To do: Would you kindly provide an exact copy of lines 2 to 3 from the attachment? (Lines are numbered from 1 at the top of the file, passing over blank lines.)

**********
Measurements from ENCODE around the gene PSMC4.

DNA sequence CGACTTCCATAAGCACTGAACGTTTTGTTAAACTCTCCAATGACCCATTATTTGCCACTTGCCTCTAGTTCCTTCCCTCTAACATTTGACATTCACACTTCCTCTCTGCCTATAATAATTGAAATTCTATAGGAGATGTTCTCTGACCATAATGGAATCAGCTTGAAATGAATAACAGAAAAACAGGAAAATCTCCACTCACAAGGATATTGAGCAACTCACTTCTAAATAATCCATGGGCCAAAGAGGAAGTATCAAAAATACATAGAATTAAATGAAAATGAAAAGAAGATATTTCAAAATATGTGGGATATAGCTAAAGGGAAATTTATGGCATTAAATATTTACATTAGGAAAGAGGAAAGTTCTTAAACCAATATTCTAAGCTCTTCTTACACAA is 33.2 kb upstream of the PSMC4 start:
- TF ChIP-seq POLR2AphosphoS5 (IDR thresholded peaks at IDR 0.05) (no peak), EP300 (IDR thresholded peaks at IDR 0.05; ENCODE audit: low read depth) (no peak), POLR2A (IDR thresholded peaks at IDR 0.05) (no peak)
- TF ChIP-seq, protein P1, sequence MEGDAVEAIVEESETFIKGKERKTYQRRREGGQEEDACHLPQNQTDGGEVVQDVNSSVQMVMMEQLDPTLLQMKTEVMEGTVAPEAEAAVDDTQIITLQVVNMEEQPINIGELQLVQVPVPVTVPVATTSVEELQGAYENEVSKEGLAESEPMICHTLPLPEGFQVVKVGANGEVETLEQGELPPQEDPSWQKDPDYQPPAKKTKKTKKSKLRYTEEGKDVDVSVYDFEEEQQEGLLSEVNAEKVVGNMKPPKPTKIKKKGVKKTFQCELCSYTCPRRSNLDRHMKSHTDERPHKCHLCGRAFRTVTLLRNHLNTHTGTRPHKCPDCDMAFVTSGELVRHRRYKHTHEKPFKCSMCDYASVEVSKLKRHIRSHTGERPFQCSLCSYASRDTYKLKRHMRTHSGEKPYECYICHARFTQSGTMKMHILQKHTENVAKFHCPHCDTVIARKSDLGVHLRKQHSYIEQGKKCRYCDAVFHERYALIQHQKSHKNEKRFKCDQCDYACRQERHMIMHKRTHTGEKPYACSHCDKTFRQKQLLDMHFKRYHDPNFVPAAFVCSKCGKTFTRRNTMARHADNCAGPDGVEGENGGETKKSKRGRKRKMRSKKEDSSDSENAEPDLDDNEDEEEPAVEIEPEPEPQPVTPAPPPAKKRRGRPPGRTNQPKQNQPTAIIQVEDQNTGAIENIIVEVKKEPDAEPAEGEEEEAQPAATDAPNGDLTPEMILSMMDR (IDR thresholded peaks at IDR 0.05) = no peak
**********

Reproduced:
DNA sequence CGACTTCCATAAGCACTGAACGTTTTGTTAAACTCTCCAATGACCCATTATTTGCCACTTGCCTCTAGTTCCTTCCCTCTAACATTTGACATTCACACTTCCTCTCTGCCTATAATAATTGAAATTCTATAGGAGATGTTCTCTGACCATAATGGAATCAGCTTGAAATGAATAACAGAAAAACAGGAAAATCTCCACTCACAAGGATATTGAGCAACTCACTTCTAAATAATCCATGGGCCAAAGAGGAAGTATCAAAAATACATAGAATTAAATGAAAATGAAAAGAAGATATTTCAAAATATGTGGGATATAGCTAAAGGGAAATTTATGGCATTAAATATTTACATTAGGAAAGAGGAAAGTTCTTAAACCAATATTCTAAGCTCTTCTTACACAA is 33.2 kb upstream of the PSMC4 start:
- TF ChIP-seq POLR2AphosphoS5 (IDR thresholded peaks at IDR 0.05) (no peak), EP300 (IDR thresholded peaks at IDR 0.05; ENCODE audit: low read depth) (no peak), POLR2A (IDR thresholded peaks at IDR 0.05) (no peak)